Alberta farmers would welcome snow right about now
Mild, dry weather doesn't bode well for a moist spring, expert says
Farmers are not warming up to the unseasonably pleasant weather Albertans are experiencing this winter.
Agrologist Paul Muyres, who works with farmers south of Edmonton, says if this weather continues it will lead to dry soil in the spring.
"We're going into this thinking we still have some time. It's not weighing on them yet," Muyres said.
He added farmers paid the price last year when they planted crops late during the hot summer.
This winter, farmers are looking for much more rain and snow.
"We just simply don't have enough snow or precipitation this winter to alleviate some of the issues that we had last year, already," Muyres said.
"We're going to see a lot of guys trying to get their crop in as early as they possibly can to maximize the soil moisture that's there.
"That is going to put a lot of pressure on getting the crop in."
CBC meteorologist Johanna Wagstaffe says a great deal of snow is not expected for the rest of this El Nino winter.
"It's not unusual to see a below-seasonal snowfall, but this has been exceptionally low."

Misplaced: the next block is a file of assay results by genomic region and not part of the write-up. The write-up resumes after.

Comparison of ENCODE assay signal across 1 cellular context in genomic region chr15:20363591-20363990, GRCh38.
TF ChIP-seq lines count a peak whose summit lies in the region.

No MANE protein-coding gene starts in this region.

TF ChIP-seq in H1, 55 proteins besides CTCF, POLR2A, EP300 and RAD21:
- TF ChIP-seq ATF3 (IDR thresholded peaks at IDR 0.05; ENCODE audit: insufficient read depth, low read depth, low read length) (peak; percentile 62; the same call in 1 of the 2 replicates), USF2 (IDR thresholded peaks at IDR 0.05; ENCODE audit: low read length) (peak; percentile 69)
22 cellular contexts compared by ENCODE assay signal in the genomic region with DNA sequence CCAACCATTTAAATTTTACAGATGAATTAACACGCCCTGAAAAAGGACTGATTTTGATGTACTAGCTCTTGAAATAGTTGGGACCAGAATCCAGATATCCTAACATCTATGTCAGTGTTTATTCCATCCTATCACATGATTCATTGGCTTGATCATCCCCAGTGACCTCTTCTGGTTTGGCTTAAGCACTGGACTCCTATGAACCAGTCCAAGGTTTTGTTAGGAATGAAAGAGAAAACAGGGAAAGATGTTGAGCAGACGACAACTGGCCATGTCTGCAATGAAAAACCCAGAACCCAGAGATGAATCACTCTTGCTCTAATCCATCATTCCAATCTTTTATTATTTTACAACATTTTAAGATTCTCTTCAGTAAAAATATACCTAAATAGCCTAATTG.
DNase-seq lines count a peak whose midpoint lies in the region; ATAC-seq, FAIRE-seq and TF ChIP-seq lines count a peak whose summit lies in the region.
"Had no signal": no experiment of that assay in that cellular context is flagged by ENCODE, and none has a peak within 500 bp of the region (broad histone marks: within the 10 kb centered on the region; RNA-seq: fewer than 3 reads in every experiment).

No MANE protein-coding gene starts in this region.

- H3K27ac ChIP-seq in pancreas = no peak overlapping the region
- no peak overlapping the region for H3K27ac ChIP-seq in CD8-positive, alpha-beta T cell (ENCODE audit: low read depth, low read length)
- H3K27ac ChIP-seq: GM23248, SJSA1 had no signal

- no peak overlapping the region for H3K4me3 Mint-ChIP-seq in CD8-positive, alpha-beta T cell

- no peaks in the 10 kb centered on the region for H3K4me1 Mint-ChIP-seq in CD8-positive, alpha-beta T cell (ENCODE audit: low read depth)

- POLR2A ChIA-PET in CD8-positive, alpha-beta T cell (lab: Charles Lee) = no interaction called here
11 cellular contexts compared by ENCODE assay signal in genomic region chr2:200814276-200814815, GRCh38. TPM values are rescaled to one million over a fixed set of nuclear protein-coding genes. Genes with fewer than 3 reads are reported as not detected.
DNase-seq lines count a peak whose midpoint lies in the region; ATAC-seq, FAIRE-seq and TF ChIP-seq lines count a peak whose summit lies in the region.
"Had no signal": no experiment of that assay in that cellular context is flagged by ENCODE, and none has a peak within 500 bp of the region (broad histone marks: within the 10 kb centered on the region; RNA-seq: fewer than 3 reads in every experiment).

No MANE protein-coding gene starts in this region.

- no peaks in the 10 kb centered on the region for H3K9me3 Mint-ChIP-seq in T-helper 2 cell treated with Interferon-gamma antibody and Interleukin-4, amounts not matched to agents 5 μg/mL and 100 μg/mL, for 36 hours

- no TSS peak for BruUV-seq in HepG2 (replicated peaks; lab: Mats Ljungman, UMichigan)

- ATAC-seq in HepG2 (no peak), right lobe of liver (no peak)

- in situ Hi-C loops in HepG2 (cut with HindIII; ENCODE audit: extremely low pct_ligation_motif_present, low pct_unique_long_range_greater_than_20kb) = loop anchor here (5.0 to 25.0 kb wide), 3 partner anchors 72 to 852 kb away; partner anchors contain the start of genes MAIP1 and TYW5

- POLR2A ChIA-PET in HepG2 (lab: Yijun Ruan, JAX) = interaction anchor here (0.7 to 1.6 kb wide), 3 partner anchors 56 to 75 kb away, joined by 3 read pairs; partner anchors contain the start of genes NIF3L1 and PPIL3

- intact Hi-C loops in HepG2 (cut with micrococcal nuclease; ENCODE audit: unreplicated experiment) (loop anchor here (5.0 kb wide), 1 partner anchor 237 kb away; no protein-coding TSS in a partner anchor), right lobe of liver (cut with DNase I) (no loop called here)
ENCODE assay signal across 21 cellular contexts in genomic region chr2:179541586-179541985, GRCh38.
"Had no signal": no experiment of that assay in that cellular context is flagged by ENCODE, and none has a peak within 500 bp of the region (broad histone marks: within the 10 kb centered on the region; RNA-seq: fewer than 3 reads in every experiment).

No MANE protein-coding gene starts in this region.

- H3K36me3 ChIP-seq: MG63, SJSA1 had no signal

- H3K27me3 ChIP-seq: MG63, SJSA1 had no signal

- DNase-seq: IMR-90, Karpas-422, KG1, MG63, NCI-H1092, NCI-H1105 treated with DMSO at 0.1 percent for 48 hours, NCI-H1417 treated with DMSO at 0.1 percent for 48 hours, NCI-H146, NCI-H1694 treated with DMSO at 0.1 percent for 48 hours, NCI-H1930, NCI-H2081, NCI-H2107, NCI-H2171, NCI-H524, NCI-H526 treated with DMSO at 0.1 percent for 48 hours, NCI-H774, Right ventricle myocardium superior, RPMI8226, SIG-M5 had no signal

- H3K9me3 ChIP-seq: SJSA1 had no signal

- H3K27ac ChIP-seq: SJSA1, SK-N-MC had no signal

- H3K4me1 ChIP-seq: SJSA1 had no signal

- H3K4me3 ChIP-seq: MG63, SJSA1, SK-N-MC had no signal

Not ready to push panic button
Ralph Wright, a soil moisture specialist with Alberta Agriculture, said even though the snowpack in the Edmonton area is at a 12-year low, he's not about to push the panic button.
"We can have below-normal snowpacks at the time of melt, which is typically the beginning of April, but then we can get wonderful rains in April and May," Wright said.
"For farmers, the most important rains are really near the end of May, June, July and beginning part of August. So that's what'll really make the difference for those that are cropping.
"There isn't a connection between the snowpack today and what we'll see in the growing season, historically if we look at the record."
Ward Toma, general manager at Alberta Canola Producers Commission, isn't ready to push the panic button either, but he says this mild, dry weather can't last forever.
"Historically, [we] tend to get a bit of snow in February and in March," he said. "So it's still not a complete disaster quite yet, but if were to not get any snow, it would be a very concerning situation, a very concerning start to the spring."
Snow must fall this month and next, but for now the situation is on hold, Toma said.
"We're concerned, but no one's panicking quite yet."